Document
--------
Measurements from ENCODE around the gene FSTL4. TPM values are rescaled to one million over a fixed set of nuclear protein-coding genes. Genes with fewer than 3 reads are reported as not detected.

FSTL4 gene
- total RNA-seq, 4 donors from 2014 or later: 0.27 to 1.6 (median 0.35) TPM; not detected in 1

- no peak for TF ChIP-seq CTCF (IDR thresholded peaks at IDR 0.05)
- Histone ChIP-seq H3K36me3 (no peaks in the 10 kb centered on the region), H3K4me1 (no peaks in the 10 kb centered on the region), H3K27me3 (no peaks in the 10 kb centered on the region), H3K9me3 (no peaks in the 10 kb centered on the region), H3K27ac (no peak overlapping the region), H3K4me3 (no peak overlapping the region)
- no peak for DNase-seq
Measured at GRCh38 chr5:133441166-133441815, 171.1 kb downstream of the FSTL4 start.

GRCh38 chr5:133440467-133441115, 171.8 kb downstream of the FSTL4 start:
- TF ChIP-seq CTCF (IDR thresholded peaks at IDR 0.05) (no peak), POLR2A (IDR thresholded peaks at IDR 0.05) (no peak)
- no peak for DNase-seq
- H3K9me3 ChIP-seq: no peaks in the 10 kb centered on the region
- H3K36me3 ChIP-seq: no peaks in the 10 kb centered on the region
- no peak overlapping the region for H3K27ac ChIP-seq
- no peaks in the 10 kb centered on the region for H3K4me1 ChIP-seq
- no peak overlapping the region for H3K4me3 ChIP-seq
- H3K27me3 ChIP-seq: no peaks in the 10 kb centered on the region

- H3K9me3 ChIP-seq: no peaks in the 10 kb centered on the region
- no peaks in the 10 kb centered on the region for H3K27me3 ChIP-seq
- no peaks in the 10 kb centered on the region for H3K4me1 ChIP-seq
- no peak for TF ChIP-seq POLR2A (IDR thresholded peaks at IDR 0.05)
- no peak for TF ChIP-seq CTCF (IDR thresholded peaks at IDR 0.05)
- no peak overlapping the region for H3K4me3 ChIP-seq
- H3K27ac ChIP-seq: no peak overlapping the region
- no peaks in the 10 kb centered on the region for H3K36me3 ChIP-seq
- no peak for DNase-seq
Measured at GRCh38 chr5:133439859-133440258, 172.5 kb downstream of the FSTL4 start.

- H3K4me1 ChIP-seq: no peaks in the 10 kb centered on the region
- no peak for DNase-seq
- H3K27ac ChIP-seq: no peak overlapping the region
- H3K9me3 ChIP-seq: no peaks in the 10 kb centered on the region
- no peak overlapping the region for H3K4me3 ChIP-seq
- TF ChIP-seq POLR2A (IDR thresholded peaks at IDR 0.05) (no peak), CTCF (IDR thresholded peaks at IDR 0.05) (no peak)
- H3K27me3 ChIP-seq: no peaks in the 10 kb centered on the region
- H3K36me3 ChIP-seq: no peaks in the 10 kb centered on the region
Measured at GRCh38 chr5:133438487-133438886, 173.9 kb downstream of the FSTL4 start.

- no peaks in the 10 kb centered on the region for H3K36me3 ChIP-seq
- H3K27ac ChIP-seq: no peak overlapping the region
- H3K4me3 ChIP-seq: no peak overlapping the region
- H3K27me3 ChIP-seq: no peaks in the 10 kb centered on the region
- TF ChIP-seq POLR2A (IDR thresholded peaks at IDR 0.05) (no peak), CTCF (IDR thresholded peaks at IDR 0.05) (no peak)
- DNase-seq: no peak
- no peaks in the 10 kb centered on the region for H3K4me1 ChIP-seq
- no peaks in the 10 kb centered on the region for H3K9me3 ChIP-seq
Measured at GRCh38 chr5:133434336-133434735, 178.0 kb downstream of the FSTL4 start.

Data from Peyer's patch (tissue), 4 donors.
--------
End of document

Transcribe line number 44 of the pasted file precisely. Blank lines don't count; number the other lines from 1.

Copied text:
Measured at GRCh38 chr5:133434336-133434735, 178.0 kb downstream of the FSTL4 start.